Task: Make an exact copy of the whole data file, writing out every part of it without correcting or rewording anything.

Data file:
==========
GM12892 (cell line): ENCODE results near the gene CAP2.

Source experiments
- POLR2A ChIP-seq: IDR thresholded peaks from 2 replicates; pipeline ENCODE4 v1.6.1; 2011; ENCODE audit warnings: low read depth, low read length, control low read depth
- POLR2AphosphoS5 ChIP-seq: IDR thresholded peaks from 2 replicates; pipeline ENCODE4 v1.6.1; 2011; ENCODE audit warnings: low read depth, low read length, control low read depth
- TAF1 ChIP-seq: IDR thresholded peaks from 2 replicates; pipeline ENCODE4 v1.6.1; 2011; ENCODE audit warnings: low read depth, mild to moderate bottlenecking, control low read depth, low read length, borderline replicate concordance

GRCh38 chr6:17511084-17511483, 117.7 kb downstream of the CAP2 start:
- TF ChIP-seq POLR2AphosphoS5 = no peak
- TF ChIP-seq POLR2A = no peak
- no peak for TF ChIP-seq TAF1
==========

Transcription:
GM12892 (cell line): ENCODE results near the gene CAP2.

Source experiments
- POLR2A ChIP-seq: IDR thresholded peaks from 2 replicates; pipeline ENCODE4 v1.6.1; 2011; ENCODE audit warnings: low read depth, low read length, control low read depth
- POLR2AphosphoS5 ChIP-seq: IDR thresholded peaks from 2 replicates; pipeline ENCODE4 v1.6.1; 2011; ENCODE audit warnings: low read depth, low read length, control low read depth
- TAF1 ChIP-seq: IDR thresholded peaks from 2 replicates; pipeline ENCODE4 v1.6.1; 2011; ENCODE audit warnings: low read depth, mild to moderate bottlenecking, control low read depth, low read length, borderline replicate concordance

GRCh38 chr6:17511084-17511483, 117.7 kb downstream of the CAP2 start:
- TF ChIP-seq POLR2AphosphoS5 = no peak
- TF ChIP-seq POLR2A = no peak
- no peak for TF ChIP-seq TAF1